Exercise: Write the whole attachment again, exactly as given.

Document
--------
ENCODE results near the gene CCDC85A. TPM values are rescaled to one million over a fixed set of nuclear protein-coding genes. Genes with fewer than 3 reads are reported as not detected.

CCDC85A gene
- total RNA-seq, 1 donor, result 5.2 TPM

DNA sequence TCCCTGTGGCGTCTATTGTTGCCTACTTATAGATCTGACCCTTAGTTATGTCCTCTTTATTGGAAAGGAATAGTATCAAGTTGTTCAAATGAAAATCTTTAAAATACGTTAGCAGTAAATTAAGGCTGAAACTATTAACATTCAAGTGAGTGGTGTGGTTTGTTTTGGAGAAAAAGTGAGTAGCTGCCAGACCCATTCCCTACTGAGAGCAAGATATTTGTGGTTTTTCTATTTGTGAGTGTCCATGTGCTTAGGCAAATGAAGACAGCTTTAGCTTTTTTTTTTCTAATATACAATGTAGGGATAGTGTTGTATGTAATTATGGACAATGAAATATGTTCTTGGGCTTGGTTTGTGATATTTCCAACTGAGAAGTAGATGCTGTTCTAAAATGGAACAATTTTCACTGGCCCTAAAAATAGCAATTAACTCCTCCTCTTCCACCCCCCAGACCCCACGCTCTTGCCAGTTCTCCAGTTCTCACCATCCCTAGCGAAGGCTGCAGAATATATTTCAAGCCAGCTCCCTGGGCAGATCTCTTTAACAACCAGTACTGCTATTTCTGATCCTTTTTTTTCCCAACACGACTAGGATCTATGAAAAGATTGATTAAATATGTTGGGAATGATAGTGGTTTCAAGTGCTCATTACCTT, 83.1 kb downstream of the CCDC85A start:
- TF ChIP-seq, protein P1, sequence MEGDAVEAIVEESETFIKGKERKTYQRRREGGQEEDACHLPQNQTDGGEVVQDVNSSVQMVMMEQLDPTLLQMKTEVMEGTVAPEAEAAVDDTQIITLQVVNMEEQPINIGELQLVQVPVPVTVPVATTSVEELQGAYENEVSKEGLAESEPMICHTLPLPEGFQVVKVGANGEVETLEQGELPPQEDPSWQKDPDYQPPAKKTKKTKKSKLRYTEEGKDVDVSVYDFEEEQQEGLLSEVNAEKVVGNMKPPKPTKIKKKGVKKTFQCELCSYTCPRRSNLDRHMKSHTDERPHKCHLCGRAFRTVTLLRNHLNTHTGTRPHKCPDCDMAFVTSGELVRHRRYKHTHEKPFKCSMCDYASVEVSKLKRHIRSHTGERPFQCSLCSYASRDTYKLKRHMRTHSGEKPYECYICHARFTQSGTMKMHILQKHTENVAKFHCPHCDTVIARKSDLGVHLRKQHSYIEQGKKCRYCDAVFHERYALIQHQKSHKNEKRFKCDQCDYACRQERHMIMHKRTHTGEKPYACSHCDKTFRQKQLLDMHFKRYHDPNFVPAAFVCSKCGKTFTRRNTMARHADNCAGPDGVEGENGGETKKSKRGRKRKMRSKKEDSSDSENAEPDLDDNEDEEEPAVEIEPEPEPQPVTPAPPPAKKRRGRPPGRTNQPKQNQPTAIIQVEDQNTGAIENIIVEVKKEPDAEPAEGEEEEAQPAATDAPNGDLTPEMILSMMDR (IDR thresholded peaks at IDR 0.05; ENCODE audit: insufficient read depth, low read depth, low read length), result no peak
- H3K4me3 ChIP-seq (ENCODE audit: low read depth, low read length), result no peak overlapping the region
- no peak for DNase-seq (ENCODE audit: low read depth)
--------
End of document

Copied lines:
ENCODE results near the gene CCDC85A. TPM values are rescaled to one million over a fixed set of nuclear protein-coding genes. Genes with fewer than 3 reads are reported as not detected.

CCDC85A gene
- total RNA-seq, 1 donor, result 5.2 TPM

DNA sequence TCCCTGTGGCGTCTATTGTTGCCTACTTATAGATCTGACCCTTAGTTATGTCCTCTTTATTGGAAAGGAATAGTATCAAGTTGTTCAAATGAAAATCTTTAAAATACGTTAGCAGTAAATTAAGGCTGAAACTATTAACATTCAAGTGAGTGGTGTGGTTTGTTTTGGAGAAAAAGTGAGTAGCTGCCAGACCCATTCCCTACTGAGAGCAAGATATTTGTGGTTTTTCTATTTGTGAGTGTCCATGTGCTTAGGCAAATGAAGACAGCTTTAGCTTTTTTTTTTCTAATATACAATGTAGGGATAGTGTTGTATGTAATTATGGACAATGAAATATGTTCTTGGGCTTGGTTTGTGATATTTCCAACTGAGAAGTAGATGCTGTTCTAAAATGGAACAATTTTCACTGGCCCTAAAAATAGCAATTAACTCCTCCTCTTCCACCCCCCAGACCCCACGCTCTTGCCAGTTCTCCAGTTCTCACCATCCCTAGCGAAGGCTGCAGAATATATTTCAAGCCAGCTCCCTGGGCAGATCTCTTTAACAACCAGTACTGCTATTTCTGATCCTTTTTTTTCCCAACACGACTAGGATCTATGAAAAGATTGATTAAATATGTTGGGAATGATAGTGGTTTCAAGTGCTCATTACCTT, 83.1 kb downstream of the CCDC85A start:
- TF ChIP-seq, protein P1, sequence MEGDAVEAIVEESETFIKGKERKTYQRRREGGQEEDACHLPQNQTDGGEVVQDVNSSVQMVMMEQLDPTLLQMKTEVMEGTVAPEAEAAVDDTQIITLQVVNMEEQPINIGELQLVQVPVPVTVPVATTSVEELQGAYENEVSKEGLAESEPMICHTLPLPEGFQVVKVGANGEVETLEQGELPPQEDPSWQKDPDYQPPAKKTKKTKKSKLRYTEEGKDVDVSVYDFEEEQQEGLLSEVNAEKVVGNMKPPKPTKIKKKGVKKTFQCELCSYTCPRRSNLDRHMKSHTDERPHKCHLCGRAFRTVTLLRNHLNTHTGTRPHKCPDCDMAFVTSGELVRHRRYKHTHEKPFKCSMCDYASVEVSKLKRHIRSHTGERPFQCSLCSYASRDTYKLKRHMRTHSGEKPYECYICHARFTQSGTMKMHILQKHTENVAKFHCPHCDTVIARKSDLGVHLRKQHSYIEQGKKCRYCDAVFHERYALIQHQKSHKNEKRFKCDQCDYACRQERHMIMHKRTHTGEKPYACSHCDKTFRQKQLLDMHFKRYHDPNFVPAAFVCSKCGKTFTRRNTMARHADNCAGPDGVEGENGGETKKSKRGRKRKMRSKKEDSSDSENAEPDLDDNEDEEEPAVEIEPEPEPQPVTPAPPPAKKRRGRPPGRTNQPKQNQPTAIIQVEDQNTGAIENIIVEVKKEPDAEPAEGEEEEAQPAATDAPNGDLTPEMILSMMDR (IDR thresholded peaks at IDR 0.05; ENCODE audit: insufficient read depth, low read depth, low read length), result no peak
- H3K4me3 ChIP-seq (ENCODE audit: low read depth, low read length), result no peak overlapping the region
- no peak for DNase-seq (ENCODE audit: low read depth)